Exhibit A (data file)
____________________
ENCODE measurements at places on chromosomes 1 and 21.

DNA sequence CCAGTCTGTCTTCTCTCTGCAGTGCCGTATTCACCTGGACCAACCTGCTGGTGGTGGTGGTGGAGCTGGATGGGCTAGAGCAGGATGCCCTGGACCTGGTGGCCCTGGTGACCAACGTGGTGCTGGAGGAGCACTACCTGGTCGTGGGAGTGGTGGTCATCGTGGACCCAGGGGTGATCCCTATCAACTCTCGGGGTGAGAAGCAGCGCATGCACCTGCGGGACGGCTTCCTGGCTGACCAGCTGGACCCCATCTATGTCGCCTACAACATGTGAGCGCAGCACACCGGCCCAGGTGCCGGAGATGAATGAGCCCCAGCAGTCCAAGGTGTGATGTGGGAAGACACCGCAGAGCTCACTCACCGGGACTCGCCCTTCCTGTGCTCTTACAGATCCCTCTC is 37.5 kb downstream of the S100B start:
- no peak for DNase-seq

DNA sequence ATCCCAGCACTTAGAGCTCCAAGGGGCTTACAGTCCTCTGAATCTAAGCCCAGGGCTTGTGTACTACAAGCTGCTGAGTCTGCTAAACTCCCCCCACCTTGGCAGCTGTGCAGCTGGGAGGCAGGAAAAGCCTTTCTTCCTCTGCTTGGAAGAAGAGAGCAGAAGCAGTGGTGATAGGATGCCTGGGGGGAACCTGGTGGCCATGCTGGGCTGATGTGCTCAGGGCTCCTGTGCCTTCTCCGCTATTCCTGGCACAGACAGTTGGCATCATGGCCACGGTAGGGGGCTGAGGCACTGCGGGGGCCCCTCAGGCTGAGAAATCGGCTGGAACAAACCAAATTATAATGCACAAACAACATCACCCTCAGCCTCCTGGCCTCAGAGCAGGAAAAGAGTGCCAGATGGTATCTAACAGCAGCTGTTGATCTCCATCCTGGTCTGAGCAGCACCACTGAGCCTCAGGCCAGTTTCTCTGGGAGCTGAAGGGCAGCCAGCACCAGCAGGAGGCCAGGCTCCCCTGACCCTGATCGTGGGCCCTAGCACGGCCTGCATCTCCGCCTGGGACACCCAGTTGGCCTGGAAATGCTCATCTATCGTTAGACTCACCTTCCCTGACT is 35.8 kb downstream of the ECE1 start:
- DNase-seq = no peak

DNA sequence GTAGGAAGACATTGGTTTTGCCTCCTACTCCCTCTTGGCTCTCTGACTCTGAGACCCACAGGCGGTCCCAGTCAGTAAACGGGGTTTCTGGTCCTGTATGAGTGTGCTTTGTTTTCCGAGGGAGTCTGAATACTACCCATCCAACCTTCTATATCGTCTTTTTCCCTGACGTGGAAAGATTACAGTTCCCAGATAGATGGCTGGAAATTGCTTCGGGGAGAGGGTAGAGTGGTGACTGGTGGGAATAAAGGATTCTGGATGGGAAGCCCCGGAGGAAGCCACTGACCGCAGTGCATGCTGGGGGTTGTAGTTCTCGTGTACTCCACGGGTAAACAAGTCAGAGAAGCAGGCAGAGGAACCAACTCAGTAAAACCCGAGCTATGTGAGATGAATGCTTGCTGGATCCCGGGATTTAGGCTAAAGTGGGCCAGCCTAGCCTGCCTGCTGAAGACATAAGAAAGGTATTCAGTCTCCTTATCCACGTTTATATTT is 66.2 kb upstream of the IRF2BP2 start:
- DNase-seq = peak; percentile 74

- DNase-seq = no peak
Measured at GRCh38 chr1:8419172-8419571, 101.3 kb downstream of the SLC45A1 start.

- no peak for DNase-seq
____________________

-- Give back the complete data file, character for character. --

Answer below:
ENCODE measurements at places on chromosomes 1 and 21.

DNA sequence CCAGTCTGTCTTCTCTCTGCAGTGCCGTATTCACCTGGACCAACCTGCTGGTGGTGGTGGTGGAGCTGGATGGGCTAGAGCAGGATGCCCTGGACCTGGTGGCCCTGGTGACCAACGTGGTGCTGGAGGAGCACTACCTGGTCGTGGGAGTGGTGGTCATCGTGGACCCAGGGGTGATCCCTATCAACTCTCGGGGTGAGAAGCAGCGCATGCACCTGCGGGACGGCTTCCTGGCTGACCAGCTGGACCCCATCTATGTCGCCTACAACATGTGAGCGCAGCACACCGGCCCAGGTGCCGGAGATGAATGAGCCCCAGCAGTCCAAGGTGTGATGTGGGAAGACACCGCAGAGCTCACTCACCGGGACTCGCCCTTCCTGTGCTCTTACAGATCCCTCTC is 37.5 kb downstream of the S100B start:
- no peak for DNase-seq

DNA sequence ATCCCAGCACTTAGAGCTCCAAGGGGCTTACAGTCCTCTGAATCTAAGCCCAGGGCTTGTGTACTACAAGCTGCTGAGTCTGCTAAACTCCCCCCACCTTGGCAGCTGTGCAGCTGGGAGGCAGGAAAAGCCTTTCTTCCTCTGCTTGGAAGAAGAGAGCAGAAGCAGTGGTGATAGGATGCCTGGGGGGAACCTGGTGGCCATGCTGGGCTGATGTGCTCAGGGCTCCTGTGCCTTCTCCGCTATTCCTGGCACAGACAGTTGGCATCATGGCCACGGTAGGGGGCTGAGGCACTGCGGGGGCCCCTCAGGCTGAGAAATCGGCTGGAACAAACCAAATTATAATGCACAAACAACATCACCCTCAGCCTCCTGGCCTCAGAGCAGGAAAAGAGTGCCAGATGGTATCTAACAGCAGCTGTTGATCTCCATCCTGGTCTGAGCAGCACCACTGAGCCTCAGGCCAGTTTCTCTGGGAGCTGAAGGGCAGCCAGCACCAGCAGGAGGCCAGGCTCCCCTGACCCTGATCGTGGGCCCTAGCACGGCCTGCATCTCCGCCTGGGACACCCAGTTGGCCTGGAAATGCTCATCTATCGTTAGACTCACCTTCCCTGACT is 35.8 kb downstream of the ECE1 start:
- DNase-seq = no peak

DNA sequence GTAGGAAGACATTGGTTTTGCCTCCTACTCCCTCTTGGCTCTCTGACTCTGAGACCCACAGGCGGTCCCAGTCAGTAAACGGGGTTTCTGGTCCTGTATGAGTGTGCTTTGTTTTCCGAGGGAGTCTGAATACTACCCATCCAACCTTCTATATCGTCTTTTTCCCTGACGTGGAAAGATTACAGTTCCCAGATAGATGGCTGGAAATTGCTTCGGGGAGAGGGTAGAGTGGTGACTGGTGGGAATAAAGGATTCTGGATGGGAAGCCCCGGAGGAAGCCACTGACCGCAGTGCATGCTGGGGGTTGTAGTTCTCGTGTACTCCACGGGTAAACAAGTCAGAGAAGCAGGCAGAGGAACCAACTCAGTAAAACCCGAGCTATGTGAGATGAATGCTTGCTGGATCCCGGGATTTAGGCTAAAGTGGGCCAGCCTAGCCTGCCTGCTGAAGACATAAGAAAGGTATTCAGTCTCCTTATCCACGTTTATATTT is 66.2 kb upstream of the IRF2BP2 start:
- DNase-seq = peak; percentile 74

- DNase-seq = no peak
Measured at GRCh38 chr1:8419172-8419571, 101.3 kb downstream of the SLC45A1 start.

- no peak for DNase-seq